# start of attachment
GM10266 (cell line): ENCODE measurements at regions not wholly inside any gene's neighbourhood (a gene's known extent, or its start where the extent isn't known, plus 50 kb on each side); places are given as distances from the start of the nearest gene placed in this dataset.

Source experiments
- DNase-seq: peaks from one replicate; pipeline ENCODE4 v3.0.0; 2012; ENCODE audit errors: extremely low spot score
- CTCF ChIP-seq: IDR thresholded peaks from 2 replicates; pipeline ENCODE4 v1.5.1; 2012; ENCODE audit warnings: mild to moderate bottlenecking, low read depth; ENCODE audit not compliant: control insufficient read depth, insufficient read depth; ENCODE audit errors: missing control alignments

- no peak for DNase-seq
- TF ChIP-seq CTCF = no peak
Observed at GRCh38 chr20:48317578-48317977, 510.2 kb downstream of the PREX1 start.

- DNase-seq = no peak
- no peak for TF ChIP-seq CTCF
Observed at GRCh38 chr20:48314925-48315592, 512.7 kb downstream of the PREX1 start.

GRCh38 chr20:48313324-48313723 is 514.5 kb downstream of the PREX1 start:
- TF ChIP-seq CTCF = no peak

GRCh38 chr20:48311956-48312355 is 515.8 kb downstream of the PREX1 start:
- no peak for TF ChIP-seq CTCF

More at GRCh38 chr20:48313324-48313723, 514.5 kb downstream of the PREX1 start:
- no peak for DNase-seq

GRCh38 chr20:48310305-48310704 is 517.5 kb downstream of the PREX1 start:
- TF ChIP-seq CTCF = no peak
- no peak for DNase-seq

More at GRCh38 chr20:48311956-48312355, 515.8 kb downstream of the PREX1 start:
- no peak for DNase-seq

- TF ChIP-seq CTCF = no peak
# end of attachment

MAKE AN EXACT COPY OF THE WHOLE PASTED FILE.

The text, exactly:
GM10266 (cell line): ENCODE measurements at regions not wholly inside any gene's neighbourhood (a gene's known extent, or its start where the extent isn't known, plus 50 kb on each side); places are given as distances from the start of the nearest gene placed in this dataset.

Source experiments
- DNase-seq: peaks from one replicate; pipeline ENCODE4 v3.0.0; 2012; ENCODE audit errors: extremely low spot score
- CTCF ChIP-seq: IDR thresholded peaks from 2 replicates; pipeline ENCODE4 v1.5.1; 2012; ENCODE audit warnings: mild to moderate bottlenecking, low read depth; ENCODE audit not compliant: control insufficient read depth, insufficient read depth; ENCODE audit errors: missing control alignments

- no peak for DNase-seq
- TF ChIP-seq CTCF = no peak
Observed at GRCh38 chr20:48317578-48317977, 510.2 kb downstream of the PREX1 start.

- DNase-seq = no peak
- no peak for TF ChIP-seq CTCF
Observed at GRCh38 chr20:48314925-48315592, 512.7 kb downstream of the PREX1 start.

GRCh38 chr20:48313324-48313723 is 514.5 kb downstream of the PREX1 start:
- TF ChIP-seq CTCF = no peak

GRCh38 chr20:48311956-48312355 is 515.8 kb downstream of the PREX1 start:
- no peak for TF ChIP-seq CTCF

More at GRCh38 chr20:48313324-48313723, 514.5 kb downstream of the PREX1 start:
- no peak for DNase-seq

GRCh38 chr20:48310305-48310704 is 517.5 kb downstream of the PREX1 start:
- TF ChIP-seq CTCF = no peak
- no peak for DNase-seq

More at GRCh38 chr20:48311956-48312355, 515.8 kb downstream of the PREX1 start:
- no peak for DNase-seq

- TF ChIP-seq CTCF = no peak